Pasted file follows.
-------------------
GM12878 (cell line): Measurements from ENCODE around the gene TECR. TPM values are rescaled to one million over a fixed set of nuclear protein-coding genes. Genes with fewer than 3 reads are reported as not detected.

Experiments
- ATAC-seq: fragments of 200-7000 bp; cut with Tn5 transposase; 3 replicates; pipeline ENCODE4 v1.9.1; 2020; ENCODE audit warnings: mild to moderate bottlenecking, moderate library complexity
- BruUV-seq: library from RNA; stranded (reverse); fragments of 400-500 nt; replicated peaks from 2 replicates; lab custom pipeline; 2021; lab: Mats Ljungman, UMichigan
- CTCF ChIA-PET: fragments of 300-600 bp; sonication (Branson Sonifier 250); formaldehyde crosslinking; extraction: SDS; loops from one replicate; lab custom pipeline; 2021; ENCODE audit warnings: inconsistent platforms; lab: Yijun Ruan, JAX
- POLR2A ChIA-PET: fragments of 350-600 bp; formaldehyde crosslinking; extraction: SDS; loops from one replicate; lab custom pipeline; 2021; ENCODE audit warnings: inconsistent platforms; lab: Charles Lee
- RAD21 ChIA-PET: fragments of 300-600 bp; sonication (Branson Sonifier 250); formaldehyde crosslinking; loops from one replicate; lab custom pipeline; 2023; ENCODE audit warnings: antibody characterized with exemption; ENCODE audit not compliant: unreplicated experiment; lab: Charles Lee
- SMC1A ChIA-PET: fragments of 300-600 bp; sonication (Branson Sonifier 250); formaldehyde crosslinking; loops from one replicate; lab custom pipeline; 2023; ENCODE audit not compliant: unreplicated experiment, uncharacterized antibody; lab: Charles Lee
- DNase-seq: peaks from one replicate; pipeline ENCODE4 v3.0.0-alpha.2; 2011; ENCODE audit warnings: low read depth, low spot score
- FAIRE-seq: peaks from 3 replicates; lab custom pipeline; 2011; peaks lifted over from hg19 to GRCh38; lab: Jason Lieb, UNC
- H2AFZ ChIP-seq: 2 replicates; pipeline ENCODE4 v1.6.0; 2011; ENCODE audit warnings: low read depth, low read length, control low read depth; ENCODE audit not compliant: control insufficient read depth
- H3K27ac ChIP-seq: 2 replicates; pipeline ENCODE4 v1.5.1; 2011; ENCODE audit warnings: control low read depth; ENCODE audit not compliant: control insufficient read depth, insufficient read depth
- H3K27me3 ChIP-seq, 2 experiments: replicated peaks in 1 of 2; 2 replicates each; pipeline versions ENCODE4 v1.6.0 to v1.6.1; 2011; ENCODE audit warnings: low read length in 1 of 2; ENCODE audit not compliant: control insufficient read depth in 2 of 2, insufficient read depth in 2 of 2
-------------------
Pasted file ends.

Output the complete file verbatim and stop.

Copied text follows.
GM12878 (cell line): Measurements from ENCODE around the gene TECR. TPM values are rescaled to one million over a fixed set of nuclear protein-coding genes. Genes with fewer than 3 reads are reported as not detected.

Experiments
- ATAC-seq: fragments of 200-7000 bp; cut with Tn5 transposase; 3 replicates; pipeline ENCODE4 v1.9.1; 2020; ENCODE audit warnings: mild to moderate bottlenecking, moderate library complexity
- BruUV-seq: library from RNA; stranded (reverse); fragments of 400-500 nt; replicated peaks from 2 replicates; lab custom pipeline; 2021; lab: Mats Ljungman, UMichigan
- CTCF ChIA-PET: fragments of 300-600 bp; sonication (Branson Sonifier 250); formaldehyde crosslinking; extraction: SDS; loops from one replicate; lab custom pipeline; 2021; ENCODE audit warnings: inconsistent platforms; lab: Yijun Ruan, JAX
- POLR2A ChIA-PET: fragments of 350-600 bp; formaldehyde crosslinking; extraction: SDS; loops from one replicate; lab custom pipeline; 2021; ENCODE audit warnings: inconsistent platforms; lab: Charles Lee
- RAD21 ChIA-PET: fragments of 300-600 bp; sonication (Branson Sonifier 250); formaldehyde crosslinking; loops from one replicate; lab custom pipeline; 2023; ENCODE audit warnings: antibody characterized with exemption; ENCODE audit not compliant: unreplicated experiment; lab: Charles Lee
- SMC1A ChIA-PET: fragments of 300-600 bp; sonication (Branson Sonifier 250); formaldehyde crosslinking; loops from one replicate; lab custom pipeline; 2023; ENCODE audit not compliant: unreplicated experiment, uncharacterized antibody; lab: Charles Lee
- DNase-seq: peaks from one replicate; pipeline ENCODE4 v3.0.0-alpha.2; 2011; ENCODE audit warnings: low read depth, low spot score
- FAIRE-seq: peaks from 3 replicates; lab custom pipeline; 2011; peaks lifted over from hg19 to GRCh38; lab: Jason Lieb, UNC
- H2AFZ ChIP-seq: 2 replicates; pipeline ENCODE4 v1.6.0; 2011; ENCODE audit warnings: low read depth, low read length, control low read depth; ENCODE audit not compliant: control insufficient read depth
- H3K27ac ChIP-seq: 2 replicates; pipeline ENCODE4 v1.5.1; 2011; ENCODE audit warnings: control low read depth; ENCODE audit not compliant: control insufficient read depth, insufficient read depth
- H3K27me3 ChIP-seq, 2 experiments: replicated peaks in 1 of 2; 2 replicates each; pipeline versions ENCODE4 v1.6.0 to v1.6.1; 2011; ENCODE audit warnings: low read length in 1 of 2; ENCODE audit not compliant: control insufficient read depth in 2 of 2, insufficient read depth in 2 of 2